What Not to Say to a Pilates Beginner

5 Ways to Mislead Your Friends About Pilates

The last thing a Pilates beginner needs is to have their fitness plans derailed by misinformation or half-truths about Pilates, even if it is well-intended.

Here are 5 things some might say about Pilates that could give a beginner the wrong idea. Of course, I know you, dear reader, might be a beginner. In that case, take these cautions as my secret way of cluing you in on how special Pilates really is.

Pilates is Easy

One woman exercising on a Pilates machine.
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There is a big difference between exercise being easy in general and being easy to get started in. Pilates falls firmly in the second category. One of the best things about Pilates is that Pilates meets you where you are and goes on to provide a lifetime of new learning, body/mind integration, and fitness challenges. People who are completely new to exercise can start Pilates and be comfortable. People who are very advanced in Pilates continue to be challenged by it throughout their lives. To say less of it is to undermine the full sophistication of the Pilates method.

Beginners will find that there are plenty of seemingly easy beginner exercises and plenty of ways to learn Pilates, but no matter how basic the class or simple the move, you have to bring yourself one hundred percent to every Pilates exercise. That is never easy. It is, however, part of what makes Pilates so effective and continually interesting. Let's face it, a uniformly developed body that moves with strength, flexibility, grace and efficiency doesn't come from "easy" exercise. It comes from a well designed program of exercise that works for beginners and keeps on working.

Pilates is Just Like Yoga

Women practicing downward facing dog in yoga class
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Don't go to a Pilates class expecting it to be like yoga. True, some Pilates exercises, in stop-motion, look like yoga poses. However, Pilates exercises are not yoga asanas and there are many significant differences in form and technique. Pilates and yoga may also look similar because they are both performed on a mat, but Pilates is also practiced extensively on a variety of Pilates equipment. The links below go into those issues in some detail.

One of the big similarities between Pilates and yoga is that they are body/mind integrative disciplines and both aspire to use that integration to elevate the spirit. Pilates, however, has none of the religious background that yoga does, nor are you likely to encounter overt spiritual teaching in a Pilates class.

By the way, you might hear that Joseph Pilates, the founder of the Pilates Method, studied yoga. However, there is considerable evidence that this is not true.

Just Learn Pilates at Home

Pilates class
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You can definitely learn and practice Pilates at home and there are many benefits to a home workout.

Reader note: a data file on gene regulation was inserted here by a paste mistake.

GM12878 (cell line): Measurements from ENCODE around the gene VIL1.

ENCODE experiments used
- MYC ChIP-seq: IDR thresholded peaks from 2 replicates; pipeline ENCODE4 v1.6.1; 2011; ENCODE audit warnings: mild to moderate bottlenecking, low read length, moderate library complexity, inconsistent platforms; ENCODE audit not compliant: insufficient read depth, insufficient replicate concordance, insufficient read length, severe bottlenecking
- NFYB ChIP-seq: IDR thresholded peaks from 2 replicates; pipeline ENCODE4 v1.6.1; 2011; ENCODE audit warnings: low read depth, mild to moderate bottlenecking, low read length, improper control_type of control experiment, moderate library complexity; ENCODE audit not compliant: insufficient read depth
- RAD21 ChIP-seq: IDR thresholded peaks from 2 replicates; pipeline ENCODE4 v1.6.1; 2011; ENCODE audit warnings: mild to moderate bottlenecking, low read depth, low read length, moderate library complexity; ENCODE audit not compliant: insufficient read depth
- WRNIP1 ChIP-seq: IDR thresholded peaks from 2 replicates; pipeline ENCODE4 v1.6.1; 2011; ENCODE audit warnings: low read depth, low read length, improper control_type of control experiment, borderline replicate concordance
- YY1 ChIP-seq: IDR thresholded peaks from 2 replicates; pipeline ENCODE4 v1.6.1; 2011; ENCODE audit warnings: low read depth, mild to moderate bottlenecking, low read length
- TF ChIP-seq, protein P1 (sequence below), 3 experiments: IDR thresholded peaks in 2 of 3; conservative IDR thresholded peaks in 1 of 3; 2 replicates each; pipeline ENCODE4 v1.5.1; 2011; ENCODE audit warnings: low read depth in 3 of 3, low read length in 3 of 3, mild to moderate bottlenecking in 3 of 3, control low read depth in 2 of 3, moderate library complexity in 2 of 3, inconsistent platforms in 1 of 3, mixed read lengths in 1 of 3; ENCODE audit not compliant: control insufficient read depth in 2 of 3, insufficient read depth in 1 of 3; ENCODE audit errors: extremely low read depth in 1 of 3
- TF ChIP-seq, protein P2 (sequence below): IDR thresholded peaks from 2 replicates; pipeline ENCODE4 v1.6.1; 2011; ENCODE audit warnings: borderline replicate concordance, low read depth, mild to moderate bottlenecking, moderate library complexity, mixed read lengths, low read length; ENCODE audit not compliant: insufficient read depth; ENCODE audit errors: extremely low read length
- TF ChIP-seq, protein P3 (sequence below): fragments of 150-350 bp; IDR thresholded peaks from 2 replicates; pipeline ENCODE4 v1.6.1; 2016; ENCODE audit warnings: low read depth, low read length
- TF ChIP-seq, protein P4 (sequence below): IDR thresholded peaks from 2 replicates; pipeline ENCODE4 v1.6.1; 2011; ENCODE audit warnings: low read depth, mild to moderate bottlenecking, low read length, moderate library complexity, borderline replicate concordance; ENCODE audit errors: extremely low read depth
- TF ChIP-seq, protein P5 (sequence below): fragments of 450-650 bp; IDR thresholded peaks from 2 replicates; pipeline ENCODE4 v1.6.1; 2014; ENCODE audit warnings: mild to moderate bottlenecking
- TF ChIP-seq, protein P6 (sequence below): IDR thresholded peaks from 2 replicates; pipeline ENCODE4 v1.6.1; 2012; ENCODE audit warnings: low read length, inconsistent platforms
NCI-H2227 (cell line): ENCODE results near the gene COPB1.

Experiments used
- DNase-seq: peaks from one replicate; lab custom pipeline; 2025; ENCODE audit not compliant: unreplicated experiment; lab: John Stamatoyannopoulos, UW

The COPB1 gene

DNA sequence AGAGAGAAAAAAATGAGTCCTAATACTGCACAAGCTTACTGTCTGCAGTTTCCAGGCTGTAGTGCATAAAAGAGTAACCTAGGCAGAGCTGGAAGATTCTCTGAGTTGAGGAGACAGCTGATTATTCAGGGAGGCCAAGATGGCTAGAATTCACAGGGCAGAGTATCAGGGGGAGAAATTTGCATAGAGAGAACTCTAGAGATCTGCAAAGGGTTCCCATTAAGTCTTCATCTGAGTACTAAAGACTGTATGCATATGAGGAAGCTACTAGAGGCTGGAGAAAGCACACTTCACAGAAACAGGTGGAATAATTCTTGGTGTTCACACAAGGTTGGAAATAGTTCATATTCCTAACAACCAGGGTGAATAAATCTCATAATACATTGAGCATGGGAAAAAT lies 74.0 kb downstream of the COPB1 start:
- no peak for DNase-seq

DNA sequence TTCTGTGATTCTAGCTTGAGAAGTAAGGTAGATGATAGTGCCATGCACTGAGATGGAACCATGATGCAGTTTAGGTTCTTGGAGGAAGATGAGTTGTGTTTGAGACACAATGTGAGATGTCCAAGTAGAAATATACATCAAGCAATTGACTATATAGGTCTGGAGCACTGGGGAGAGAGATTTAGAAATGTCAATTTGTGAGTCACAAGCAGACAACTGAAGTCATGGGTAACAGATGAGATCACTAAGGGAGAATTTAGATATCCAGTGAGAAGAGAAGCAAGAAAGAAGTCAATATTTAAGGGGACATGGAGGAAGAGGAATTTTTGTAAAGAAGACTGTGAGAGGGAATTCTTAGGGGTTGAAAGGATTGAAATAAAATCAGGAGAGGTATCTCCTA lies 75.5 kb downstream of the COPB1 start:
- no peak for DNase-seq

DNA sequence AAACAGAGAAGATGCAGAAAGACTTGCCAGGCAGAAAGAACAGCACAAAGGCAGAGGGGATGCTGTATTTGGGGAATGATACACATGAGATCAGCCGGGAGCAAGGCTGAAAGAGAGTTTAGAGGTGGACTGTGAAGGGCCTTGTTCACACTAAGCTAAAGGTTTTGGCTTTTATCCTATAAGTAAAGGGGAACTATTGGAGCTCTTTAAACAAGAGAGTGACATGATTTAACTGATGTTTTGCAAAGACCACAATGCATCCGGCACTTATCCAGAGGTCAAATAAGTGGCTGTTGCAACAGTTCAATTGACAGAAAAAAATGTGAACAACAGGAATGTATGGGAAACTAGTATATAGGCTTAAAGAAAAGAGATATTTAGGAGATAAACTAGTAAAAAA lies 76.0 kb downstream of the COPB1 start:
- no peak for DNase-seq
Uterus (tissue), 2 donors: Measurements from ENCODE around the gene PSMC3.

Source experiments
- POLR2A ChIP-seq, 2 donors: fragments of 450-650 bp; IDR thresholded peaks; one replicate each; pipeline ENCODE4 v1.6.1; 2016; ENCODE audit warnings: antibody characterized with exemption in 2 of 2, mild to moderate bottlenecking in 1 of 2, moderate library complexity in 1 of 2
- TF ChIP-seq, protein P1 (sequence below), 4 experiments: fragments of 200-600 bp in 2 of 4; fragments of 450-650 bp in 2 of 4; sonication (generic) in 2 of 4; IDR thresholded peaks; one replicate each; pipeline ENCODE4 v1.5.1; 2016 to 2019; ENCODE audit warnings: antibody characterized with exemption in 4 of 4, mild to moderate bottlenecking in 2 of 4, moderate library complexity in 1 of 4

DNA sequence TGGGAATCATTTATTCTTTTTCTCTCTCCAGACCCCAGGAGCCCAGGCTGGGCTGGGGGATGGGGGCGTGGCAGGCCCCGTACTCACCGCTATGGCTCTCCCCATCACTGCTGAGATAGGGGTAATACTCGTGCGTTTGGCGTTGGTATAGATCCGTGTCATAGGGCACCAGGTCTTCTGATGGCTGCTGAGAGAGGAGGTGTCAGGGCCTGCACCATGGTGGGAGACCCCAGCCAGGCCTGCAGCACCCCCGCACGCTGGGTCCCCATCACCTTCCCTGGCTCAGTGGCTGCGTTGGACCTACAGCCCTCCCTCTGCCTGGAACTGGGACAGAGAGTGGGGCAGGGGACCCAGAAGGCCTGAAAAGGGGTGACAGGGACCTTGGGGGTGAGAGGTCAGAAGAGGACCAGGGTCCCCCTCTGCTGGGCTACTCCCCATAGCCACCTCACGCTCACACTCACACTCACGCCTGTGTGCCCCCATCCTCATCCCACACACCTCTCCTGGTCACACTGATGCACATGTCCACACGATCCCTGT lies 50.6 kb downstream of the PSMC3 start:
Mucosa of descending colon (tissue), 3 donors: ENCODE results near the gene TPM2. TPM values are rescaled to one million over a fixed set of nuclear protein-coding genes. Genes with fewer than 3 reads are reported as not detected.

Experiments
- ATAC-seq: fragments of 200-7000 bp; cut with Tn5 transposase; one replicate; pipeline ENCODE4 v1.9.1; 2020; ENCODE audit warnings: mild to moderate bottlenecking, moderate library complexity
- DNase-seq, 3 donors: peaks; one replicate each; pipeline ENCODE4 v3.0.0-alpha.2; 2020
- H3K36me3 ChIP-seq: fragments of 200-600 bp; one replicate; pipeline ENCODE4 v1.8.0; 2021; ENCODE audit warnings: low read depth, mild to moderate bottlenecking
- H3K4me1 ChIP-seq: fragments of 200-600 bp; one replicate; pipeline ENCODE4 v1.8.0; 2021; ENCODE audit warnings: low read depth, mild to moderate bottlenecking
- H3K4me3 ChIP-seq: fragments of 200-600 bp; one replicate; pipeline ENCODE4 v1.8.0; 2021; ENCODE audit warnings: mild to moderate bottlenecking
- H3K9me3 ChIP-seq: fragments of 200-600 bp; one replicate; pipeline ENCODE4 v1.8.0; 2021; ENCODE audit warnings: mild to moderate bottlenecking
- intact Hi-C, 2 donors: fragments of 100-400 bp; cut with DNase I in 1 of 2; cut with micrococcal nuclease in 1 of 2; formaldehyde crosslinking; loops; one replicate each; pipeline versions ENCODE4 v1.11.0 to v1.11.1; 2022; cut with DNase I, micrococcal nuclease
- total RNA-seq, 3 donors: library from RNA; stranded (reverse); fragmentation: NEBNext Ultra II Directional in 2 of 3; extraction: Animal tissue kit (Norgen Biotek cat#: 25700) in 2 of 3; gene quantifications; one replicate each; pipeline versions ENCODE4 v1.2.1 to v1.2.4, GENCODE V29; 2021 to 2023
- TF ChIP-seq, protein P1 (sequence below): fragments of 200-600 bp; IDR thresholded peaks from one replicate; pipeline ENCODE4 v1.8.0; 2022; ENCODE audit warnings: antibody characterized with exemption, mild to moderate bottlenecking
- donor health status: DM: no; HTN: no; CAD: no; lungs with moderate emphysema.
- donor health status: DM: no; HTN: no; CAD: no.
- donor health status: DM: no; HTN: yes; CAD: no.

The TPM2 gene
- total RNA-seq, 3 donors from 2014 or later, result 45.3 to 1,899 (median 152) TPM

However, Pilates is a sophisticated system of fitness. It is not just a bunch of exercises that are easy to learn from the outside in. The best way to get started is to build on a strong foundation of movement fundamentals and principles with the help of a qualified Pilates instructor who can watch you, give you feedback, and make sure you are working with effective technique. Then practice at home.

I Didn't Think You Were the Pilates Type

Teaching supporting student lying on back in pilates class
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Many of us first heard of Pilates because celebrities favor it. Famous sports figures like U.S. Olympians use Pilates, and Hollywood stars are constantly reported going to and leaving Pilates classes. Unfortunately, talk show hosts and fun-makers take to that in a way that has made Pilates sound elitist. And, to be fair, it is true that Pilates classes cost a little more than regular exercise classes but not that much more considering the benefits. Plus, there are many ways to make Pilates affordable.

The truth is, there is no particular "type" who does Pilates. Over 8 million people do Pilates world-wide and most of them are not rich or celebrities. They are ordinary people from all walks of life and all levels of fitness who want to take advantage of the many benefits of Pilates.

Athletes do it. Seniors do it. Pregnant women do it. Men do it. They do it to get in shape, they do it for rehab and relief of back pain, and they use Pilates to cross train for other fitness activities.

But You Have a Great Looking Body Already

Pilates Studio
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It is true that flat abs, a better butt, and toned thighs are often results of Pilates training, and the look of a Pilates body is one of the things that motivates people to do Pilates. However, looks are deceptive and far from the point of Pilates.

Looks don't tell you how well a body moves -- whether it is efficient, graceful, balanced, or flexible. Looks don't tell you if there are movement patterns causing back pain or getting in the way of enjoying daily life activities. Looks also won't tell you how fully a person actually lives in their body. Pilates training works from the inside out and offers benefits far beyond how a body looks.

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